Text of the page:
I didn't know what I was getting into when I started this book. The synopsis honestly didn't give me any clear insight at the point of the book. I knew that it involved a painter, and that the story involved a mystery.
Well, of course, the story is so much more than that. After the death of her aunt, Harriet Baxter travels to Glasgow where she befriends the Gillespies, most particularly Ned Gillespie, a painter. The story opens with an almost 80 year old Harriet starting a memoir about this time, mostly to let the world know about Ned, who never got the attention she thinks he deserved.
More than half the book is Harriet's time getting to know the Gillespies. Aside from Ned, there is his wife Annie and their two children Sybil and Rose; there is Ned's mother Elspeth and his siblings Mabel and Kenneth. Each character was so distinctively written out that I felt I knew all of them and their home, where most of the first part of the story takes place.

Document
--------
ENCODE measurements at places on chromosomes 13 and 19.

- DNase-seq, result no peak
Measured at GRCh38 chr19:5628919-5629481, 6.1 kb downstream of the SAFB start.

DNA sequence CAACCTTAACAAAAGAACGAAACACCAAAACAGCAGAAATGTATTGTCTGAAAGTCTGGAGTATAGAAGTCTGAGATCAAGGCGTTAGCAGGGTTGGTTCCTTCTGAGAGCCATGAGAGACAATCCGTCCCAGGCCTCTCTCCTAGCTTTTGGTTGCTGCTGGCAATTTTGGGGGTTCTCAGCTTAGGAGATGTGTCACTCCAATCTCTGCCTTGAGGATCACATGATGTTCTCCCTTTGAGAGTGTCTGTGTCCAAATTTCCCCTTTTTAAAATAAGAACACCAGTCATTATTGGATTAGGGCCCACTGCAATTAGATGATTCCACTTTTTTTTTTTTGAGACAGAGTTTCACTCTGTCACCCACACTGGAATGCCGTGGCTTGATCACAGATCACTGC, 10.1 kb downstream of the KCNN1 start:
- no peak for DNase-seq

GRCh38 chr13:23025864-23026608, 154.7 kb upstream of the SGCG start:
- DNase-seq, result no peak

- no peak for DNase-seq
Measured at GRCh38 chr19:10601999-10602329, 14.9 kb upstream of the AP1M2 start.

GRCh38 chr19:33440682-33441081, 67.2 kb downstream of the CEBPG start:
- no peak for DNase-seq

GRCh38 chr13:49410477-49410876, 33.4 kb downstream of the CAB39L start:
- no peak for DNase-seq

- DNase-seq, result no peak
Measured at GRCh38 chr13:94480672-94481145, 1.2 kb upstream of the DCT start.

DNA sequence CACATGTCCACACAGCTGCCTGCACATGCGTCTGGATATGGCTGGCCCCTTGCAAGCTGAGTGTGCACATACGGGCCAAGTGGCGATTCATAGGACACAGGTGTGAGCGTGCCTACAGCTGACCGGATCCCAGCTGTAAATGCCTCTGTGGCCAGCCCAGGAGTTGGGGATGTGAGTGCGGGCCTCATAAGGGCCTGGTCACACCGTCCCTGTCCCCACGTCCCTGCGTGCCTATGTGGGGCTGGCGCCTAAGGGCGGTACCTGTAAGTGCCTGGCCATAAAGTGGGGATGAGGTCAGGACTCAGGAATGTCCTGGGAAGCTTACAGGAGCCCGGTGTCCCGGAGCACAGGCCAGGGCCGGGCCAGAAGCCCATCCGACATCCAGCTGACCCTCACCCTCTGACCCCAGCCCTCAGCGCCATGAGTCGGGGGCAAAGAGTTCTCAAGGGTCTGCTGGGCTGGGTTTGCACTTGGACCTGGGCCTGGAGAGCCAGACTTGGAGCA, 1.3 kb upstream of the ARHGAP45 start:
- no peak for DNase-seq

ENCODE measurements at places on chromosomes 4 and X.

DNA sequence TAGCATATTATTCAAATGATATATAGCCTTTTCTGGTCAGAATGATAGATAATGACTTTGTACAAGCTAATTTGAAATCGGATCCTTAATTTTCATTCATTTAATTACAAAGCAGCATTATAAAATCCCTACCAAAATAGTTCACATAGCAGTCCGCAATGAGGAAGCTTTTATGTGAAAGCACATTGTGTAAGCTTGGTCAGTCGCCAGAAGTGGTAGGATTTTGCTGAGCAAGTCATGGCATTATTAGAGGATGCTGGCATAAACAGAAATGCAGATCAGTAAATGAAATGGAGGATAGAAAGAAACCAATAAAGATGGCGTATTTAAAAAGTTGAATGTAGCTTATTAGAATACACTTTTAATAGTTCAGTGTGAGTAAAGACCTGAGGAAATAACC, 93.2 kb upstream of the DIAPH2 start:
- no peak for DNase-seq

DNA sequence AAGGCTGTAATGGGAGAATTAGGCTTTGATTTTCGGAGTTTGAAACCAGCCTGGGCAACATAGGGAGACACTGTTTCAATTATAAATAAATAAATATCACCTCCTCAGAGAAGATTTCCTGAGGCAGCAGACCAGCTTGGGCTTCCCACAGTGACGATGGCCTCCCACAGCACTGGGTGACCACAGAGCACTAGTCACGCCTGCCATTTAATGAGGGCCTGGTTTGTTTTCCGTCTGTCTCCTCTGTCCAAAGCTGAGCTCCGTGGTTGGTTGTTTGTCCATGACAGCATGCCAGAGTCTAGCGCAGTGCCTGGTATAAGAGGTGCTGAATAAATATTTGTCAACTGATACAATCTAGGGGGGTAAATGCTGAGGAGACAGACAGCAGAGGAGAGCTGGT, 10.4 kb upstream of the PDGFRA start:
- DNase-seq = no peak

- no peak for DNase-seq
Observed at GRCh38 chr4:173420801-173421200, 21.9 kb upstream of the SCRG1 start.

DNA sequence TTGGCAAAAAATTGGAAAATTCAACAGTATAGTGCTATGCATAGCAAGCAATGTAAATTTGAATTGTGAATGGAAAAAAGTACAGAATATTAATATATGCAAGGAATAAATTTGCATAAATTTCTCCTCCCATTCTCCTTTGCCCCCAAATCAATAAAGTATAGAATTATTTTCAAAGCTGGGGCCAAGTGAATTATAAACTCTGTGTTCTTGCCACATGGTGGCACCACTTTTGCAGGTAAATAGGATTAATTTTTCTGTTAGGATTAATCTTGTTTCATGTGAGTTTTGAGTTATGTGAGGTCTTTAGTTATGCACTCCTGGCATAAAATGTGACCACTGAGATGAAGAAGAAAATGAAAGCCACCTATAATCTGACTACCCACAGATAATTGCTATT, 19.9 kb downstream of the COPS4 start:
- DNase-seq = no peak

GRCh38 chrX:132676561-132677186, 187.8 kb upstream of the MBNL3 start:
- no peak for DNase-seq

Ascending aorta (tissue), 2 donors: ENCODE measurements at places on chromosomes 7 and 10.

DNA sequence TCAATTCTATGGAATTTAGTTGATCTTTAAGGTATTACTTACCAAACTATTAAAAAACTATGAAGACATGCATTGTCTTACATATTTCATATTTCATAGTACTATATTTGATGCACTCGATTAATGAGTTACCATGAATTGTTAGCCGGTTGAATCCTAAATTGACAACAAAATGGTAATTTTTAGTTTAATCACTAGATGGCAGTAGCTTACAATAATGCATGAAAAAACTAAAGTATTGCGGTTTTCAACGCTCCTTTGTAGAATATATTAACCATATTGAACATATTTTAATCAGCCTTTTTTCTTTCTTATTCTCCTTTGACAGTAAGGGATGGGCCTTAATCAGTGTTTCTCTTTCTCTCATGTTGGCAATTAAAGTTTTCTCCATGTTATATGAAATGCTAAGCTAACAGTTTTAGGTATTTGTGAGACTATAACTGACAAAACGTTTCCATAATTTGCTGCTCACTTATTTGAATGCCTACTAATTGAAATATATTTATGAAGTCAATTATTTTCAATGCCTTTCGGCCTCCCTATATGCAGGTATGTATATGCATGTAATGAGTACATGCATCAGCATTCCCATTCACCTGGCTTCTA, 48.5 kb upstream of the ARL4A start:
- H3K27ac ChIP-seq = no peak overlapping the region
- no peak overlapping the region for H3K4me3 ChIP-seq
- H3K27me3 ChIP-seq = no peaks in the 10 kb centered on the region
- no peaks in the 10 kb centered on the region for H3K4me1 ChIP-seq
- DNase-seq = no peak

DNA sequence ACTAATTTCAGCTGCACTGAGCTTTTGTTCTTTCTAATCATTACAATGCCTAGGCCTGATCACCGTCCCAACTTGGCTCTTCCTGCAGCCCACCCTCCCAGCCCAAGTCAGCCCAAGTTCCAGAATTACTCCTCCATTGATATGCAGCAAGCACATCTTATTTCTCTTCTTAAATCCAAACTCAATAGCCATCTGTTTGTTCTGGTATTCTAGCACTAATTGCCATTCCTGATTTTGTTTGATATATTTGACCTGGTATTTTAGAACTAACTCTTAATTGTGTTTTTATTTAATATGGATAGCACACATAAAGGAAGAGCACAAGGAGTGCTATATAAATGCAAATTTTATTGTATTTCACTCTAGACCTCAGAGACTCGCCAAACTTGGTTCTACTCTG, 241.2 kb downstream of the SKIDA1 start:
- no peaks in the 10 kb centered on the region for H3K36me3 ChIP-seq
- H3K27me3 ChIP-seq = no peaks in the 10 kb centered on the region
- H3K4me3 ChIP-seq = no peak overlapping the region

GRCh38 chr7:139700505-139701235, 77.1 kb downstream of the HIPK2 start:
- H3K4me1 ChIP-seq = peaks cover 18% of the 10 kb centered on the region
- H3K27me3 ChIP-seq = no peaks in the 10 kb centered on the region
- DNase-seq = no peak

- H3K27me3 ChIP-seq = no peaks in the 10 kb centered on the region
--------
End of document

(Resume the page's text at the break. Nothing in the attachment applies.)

We then get into the meat of the story, the mystery. This part was so compelling and frustrating, but not frustrating in a bad way. It was frustrating because of all the lies. There was a sensational trial, which we knew was coming because Harriet kept hinting at it. I must admit, I held my breath when the verdicts were read.
Now, the story of the elderly Harriet in 1933 was just as compelling. There is a little bit of a mystery going on their, too, involving a woman Harriet has employed to help her in her old age.
As you can probably tell, I'm only giving you the bare bones, here, mostly because I want you to experience the story the same way I did: with no perceived notions and not being prepared for anything.